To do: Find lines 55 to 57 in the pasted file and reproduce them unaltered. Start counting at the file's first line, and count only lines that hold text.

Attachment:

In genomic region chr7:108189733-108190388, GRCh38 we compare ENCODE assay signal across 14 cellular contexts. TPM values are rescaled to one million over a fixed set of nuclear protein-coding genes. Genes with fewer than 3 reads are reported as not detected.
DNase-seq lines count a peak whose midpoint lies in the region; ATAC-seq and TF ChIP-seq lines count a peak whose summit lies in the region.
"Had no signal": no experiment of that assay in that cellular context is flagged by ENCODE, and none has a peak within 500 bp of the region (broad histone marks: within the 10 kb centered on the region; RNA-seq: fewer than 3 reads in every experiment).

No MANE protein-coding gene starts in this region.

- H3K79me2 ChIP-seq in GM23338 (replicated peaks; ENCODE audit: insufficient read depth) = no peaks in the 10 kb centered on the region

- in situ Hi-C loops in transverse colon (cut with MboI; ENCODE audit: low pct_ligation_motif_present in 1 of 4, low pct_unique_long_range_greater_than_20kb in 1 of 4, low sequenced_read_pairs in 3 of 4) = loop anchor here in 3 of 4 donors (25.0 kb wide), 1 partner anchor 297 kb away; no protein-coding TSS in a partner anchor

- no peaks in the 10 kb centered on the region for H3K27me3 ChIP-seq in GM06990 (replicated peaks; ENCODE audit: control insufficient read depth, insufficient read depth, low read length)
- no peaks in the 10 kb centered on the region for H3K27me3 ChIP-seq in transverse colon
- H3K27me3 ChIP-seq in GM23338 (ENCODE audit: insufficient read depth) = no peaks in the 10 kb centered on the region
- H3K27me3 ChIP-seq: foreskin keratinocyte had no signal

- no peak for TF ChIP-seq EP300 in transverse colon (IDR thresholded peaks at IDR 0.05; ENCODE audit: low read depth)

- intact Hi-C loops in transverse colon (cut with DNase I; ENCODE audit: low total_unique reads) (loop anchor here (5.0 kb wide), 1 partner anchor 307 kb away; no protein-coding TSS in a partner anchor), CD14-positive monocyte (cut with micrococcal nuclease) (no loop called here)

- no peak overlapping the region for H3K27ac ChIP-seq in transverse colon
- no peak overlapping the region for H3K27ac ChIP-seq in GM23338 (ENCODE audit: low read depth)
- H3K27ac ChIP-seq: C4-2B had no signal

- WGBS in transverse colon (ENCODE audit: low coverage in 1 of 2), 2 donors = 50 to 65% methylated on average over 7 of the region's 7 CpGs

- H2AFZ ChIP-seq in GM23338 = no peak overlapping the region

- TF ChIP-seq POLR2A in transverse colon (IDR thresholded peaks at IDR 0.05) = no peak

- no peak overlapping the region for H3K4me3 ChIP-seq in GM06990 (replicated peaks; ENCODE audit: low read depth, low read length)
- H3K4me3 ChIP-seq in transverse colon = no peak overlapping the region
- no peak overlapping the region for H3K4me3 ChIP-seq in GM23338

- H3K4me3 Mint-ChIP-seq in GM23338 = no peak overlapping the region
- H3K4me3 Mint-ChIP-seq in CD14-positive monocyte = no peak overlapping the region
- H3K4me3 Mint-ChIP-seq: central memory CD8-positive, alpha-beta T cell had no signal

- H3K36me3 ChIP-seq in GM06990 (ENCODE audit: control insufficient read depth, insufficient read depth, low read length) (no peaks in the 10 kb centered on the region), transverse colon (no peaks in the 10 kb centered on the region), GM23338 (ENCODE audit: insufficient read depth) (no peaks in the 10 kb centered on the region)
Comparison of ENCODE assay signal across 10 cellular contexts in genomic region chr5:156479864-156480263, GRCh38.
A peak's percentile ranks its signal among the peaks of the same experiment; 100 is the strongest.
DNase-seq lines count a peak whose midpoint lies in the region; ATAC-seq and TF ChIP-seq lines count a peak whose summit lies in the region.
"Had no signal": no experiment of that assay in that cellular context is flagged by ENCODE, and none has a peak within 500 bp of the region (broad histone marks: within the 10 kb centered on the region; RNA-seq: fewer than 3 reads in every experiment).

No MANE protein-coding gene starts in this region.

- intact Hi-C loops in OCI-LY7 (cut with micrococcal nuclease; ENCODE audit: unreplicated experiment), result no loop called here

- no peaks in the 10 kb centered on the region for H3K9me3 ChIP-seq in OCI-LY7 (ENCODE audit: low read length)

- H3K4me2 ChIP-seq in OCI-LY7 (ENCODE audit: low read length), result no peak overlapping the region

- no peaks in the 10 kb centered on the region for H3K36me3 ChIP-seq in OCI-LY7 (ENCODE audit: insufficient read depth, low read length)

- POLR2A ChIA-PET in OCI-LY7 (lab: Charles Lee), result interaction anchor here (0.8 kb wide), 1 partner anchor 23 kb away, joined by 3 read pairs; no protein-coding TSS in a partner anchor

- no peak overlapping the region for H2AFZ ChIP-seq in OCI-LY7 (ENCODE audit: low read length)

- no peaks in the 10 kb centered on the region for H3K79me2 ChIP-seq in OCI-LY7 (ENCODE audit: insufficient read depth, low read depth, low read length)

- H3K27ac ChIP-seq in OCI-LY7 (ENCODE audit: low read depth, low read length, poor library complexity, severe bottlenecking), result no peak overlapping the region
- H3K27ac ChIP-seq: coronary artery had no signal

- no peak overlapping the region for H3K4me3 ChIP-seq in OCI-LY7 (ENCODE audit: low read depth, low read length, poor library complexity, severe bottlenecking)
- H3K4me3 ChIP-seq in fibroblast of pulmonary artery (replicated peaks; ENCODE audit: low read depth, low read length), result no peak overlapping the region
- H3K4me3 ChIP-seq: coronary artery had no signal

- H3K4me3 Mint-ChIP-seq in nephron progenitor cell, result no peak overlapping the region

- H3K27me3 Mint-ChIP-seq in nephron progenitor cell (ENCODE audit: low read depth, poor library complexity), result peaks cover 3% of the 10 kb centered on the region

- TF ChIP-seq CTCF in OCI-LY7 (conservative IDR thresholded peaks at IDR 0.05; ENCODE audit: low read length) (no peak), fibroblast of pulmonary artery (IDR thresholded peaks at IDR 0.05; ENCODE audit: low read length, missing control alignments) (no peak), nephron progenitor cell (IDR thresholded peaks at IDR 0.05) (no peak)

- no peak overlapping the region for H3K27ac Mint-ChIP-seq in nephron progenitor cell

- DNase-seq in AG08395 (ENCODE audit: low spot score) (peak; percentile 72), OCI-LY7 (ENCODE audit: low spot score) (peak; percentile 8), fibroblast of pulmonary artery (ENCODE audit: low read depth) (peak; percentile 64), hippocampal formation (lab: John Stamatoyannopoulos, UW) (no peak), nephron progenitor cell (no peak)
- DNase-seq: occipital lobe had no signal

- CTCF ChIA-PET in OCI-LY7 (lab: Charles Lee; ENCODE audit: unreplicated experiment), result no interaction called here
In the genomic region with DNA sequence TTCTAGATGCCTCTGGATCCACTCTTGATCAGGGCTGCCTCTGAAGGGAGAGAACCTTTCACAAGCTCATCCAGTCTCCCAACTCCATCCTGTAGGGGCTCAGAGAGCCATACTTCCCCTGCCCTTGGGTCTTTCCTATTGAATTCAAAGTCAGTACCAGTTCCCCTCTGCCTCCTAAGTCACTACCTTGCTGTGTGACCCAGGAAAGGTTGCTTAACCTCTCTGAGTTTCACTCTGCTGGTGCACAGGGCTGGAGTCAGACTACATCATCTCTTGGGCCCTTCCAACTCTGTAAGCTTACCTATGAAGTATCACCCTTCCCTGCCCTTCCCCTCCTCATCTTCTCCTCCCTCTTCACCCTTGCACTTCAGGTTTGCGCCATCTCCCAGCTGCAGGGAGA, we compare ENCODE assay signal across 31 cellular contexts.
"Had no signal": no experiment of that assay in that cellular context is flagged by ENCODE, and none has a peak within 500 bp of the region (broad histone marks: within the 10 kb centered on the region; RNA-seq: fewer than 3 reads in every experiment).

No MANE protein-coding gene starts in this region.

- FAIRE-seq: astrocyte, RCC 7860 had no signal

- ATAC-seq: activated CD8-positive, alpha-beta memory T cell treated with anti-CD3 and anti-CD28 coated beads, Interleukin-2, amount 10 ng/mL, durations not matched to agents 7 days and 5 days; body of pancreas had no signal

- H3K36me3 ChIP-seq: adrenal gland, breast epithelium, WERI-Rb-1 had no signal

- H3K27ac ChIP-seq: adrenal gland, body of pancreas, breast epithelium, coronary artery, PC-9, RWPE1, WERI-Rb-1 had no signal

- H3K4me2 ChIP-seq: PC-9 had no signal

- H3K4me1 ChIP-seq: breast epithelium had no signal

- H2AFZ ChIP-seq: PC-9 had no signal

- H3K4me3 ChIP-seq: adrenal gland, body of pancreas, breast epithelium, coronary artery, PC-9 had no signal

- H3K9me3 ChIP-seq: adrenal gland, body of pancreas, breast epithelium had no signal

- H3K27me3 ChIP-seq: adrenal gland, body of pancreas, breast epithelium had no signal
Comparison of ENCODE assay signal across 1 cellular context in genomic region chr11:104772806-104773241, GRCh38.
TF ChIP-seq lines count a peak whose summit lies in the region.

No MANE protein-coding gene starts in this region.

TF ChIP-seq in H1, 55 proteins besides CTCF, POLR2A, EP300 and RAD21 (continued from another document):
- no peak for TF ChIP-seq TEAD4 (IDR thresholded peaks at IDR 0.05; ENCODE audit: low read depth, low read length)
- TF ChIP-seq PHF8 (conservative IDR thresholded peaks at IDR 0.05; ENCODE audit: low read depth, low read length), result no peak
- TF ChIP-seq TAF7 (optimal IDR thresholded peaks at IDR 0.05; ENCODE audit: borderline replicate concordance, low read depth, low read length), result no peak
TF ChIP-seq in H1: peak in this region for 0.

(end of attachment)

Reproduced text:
- H3K36me3 ChIP-seq: adrenal gland, breast epithelium, WERI-Rb-1 had no signal

- H3K27ac ChIP-seq: adrenal gland, body of pancreas, breast epithelium, coronary artery, PC-9, RWPE1, WERI-Rb-1 had no signal

- H3K4me2 ChIP-seq: PC-9 had no signal